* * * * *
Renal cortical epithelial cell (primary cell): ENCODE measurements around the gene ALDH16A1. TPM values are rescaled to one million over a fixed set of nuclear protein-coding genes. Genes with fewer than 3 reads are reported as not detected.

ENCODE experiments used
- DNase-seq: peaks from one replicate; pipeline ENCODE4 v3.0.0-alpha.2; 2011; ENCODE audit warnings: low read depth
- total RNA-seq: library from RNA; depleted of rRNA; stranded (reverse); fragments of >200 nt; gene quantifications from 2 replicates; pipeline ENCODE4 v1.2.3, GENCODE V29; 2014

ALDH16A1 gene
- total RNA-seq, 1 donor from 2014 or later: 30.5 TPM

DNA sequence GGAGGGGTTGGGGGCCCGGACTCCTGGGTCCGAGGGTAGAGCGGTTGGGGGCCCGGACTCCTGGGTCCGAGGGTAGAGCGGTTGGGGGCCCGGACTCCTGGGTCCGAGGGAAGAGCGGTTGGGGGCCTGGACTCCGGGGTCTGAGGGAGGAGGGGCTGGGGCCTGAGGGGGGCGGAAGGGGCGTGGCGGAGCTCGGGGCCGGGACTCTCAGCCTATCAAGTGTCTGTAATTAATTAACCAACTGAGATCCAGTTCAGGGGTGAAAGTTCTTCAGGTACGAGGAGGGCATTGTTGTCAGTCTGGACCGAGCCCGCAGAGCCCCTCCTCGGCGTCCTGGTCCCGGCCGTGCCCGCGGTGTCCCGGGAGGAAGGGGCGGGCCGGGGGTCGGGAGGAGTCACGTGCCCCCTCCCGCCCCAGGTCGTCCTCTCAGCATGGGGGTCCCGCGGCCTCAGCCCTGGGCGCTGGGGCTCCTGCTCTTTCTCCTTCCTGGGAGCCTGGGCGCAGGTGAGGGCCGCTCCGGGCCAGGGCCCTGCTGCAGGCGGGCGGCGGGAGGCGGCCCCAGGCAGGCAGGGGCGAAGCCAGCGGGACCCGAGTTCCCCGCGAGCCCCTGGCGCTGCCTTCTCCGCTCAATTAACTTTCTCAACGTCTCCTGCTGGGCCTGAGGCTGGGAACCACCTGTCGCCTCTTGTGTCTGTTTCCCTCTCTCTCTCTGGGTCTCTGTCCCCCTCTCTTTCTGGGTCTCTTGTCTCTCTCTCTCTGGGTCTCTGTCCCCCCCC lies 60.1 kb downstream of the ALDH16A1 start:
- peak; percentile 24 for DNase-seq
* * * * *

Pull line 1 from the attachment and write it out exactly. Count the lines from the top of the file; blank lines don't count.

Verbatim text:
Renal cortical epithelial cell (primary cell): ENCODE measurements around the gene ALDH16A1. TPM values are rescaled to one million over a fixed set of nuclear protein-coding genes. Genes with fewer than 3 reads are reported as not detected.